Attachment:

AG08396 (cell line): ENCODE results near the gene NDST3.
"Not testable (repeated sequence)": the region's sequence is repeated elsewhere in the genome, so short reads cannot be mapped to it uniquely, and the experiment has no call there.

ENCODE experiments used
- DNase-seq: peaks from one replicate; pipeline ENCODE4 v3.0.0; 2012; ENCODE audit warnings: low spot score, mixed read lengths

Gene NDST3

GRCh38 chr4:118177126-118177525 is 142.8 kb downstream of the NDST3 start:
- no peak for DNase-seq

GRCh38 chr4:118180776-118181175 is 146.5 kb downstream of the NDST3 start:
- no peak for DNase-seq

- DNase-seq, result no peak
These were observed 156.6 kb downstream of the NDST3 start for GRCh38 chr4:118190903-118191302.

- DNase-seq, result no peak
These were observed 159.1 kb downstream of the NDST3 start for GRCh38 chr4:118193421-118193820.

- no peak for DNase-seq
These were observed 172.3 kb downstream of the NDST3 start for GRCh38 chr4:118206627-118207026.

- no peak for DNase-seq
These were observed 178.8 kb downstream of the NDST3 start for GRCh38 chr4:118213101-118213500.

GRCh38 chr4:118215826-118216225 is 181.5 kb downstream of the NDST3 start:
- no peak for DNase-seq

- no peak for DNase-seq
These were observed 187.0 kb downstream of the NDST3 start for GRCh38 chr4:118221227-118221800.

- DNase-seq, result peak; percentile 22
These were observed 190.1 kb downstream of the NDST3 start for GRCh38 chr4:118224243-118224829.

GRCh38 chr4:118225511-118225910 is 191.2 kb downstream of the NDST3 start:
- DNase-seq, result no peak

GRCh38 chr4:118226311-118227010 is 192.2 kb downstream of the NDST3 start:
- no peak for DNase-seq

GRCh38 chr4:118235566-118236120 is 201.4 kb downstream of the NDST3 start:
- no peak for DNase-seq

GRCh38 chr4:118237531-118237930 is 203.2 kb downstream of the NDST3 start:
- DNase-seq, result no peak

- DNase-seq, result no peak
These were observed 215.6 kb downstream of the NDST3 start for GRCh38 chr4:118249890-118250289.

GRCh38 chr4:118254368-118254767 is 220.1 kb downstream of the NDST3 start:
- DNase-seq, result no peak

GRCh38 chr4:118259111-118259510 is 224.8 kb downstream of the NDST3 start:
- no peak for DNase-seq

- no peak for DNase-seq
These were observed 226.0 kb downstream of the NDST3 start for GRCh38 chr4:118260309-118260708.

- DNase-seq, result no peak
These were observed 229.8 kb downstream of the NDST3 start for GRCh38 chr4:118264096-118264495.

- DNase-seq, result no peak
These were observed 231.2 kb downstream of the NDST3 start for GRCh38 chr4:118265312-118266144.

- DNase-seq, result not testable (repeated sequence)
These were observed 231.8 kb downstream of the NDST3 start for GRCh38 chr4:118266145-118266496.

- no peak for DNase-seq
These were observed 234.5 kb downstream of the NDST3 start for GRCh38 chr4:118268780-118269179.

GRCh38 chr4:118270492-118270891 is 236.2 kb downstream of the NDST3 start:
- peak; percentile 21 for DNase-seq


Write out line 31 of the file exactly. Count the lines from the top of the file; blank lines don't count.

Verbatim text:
- DNase-seq, result no peak